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Thinking behind Napier rates increase

The Buzz

Kirsten Wise06 May 2020

As many of you will now know, Napier City Council has made the difficult decision to increase rates by 4.8% for 2020/21. I know this is a tough time for many of you, so let me explain our reasoning behind how we came to that decision.

Before COVID-19 began to significantly affect New Zealand, our original plan was to propose a rates increase of 6.5%. Then the lockdown began, and COVID-19 began to severely affect our nation’s economy. This had a huge impact on Council’s business activities.

During Alert Levels 4 and 3 we have lost important revenue from our closed tourism facilities, community facilities, halls, sportsgrounds and pools that are not being used. We also had reduced income from things such as food and liquor license fees and public parking fees. This will continue to impact in Alert Level 2.

After taking into account this lost income, as well as our proposed rates relief package, there was a total rates impact of 11.96%, on top of the original proposed 6.5%.

Recognising the hardship currently being faced by our community, this of course was never an option and we have worked very hard over the past four to five weeks to reduce this. We found savings that could be made in other areas of around $3.7 million to help offset the lost income. As well, we are proposing using reserves of $6.74 million, which is how we have reduced the proposed rates increase down to 4.8%.

Some will question whether an increase at this time is appropriate or fair. We rejected a blanket rates freeze because it does not help those who are most in need. Council took this decision very reluctantly, but we stand by the decision as being the best one for Napier, for both current and future generations. Any costs that are delayed or funded in different ways will only result in shifting this year’s rates burden onto future years and consequently rates would be much higher in those years.

Our overarching aim is to be as fair and equitable as possible and ensure that nobody falls through the gaps. We are therefore proposing a targeted relief package to work alongside government initiatives. I believe this strikes the right balance between supporting those of you in need now and stimulating our economy. I want you to know that we as a Council are absolutely focused on ensuring that our city comes out of this pandemic in a strong and resilient position.

If you’re a Napier resident or ratepayer, you’ll have the chance to provide feedback in June on our proposed rates increase and proposed rates relief options in the Draft Annual Plan 2020/21.

Our proposed relief options include:

  • Removing rates penalties for last quarter of this financial year 2019/20;
  • A residential and commercial rates rebate in 2020/21 for those in serious hardship;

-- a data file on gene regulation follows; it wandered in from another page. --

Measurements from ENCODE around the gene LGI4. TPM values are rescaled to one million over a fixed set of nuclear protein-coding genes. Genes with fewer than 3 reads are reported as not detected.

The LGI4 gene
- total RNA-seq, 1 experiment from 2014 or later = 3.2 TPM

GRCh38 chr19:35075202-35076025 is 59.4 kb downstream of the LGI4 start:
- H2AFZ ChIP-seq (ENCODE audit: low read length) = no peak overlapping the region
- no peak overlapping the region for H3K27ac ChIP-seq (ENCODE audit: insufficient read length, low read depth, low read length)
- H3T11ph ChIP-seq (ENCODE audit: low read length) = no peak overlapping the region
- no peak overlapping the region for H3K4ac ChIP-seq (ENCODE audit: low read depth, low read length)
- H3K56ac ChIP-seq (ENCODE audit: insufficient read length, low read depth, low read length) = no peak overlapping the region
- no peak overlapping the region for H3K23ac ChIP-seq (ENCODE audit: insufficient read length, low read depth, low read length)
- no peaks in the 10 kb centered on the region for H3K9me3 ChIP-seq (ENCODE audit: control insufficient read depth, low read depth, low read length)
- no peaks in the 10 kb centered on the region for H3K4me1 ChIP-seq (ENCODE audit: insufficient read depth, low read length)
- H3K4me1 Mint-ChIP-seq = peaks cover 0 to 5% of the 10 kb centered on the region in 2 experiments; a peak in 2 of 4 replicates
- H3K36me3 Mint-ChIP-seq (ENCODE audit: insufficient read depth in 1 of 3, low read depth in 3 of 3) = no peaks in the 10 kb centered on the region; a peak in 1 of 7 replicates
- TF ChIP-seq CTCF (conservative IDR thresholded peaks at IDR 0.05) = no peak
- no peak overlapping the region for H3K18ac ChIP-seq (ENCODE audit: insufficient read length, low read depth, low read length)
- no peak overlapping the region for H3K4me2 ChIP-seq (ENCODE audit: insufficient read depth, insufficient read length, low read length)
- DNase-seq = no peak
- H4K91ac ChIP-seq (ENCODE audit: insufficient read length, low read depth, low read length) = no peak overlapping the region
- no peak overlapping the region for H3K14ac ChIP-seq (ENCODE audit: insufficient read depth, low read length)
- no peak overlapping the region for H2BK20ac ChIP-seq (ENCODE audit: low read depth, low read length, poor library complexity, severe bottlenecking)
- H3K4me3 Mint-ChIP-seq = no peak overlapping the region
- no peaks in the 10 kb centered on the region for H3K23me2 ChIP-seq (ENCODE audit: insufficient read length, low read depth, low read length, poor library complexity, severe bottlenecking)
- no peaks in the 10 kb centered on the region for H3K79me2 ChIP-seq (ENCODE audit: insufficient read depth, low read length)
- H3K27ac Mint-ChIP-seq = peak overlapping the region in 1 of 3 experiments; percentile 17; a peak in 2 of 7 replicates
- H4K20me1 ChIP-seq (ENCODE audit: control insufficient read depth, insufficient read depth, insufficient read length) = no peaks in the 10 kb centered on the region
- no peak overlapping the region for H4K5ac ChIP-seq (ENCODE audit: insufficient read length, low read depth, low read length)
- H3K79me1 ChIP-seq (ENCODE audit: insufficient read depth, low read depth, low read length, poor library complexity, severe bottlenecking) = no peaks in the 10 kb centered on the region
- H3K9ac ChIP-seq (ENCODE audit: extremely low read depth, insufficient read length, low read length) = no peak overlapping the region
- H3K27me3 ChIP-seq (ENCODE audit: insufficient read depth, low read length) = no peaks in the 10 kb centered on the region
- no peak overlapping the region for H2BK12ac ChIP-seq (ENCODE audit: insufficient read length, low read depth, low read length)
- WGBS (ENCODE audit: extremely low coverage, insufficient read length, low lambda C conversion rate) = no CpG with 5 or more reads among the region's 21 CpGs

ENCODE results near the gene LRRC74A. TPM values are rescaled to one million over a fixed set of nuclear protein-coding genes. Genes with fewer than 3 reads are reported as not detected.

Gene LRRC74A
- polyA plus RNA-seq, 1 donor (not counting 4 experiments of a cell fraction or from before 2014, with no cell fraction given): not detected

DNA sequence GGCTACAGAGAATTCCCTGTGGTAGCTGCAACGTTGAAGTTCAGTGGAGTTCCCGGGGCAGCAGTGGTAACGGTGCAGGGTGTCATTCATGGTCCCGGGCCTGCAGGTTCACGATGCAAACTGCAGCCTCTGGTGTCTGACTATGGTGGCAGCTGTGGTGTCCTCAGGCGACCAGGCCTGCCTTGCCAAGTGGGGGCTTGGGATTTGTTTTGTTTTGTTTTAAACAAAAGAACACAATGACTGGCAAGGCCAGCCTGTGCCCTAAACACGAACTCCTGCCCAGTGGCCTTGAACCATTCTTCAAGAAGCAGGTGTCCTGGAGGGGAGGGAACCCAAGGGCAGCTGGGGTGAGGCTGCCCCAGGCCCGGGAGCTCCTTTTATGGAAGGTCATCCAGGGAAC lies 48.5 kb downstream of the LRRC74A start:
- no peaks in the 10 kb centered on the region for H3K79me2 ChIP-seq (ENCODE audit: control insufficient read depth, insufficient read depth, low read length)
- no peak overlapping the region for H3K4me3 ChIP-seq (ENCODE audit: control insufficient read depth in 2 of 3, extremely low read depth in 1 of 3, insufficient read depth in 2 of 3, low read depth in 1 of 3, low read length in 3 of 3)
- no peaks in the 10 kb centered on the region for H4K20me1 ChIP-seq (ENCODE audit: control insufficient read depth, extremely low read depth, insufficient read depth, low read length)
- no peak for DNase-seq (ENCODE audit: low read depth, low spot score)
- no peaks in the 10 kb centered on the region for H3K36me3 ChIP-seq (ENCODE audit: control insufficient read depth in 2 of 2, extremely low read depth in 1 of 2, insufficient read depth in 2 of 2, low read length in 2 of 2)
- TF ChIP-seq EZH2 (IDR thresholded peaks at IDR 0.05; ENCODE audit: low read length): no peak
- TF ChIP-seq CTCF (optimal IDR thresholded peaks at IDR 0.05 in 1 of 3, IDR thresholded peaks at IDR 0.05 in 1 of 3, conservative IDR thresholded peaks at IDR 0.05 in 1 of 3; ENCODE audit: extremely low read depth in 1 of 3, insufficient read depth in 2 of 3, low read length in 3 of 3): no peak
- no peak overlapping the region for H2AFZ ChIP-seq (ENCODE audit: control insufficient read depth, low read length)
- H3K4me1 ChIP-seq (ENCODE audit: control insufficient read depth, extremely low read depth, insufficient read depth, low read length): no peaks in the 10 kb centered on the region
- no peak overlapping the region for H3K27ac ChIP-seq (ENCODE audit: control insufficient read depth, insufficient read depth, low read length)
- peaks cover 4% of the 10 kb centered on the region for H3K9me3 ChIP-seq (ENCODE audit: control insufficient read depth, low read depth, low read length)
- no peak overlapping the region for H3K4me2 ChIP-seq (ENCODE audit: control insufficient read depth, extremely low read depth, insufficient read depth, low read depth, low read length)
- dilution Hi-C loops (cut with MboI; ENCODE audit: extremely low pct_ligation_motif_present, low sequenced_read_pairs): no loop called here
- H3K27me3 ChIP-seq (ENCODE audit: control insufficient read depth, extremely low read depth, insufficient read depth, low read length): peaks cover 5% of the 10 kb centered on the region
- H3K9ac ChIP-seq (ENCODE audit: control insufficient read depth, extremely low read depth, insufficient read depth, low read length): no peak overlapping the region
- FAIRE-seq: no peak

• Rates remission and postponement options;
  • Reducing our rates penalty charges during the first two quarters in 2020/21;
  • Providing rent and lease relief for commercial customers.

I look forward to engaging with you throughout the Annual Plan consultation and we are in the process of developing the framework for what this will look like depending on the Alert Level we are in from mid-June.

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Kirsten Wise06 May 2020

3 responses to “Thinking behind Napier rates increase”

  1. Karl Matthys says:

    Of course the mayor would put the best possible light on the near 5% rate increase which is excessive in these for many difficult times. The alternative of a zero increase or even a rates reduction through the postponement or even better cancellation of now no longer needed glamour projects is not considered. While the Bay Buzz publication is now no longer truly independent a proper investigative article is no doubt unlikely to be published.

  2. Stewart Longly says:

    We certainly no longer need a big “tourist hotel” on the old Council site. Far cheaper to earthquake strengthen the old City Council building and Library than what is proposed. It is my understanding, and that of many other ratepayers, that the only earthquake prone parts of the old city Council / library buildings are the overhead connecting corridor, and the lift shaft in the library. The days of reckless hysteria driven ” earthquake” spending are over. Draw you horns in Council.

  3. Graeme Dickey says:

    No businesses are increasing pricing at this time( with the possible exception of supermarkets.) We have no inflation and no wage or income increases. From where in peoples budgets do you expect this increase to be found?
    The council needs to try harder to cut costs to deliver a no increase budget.

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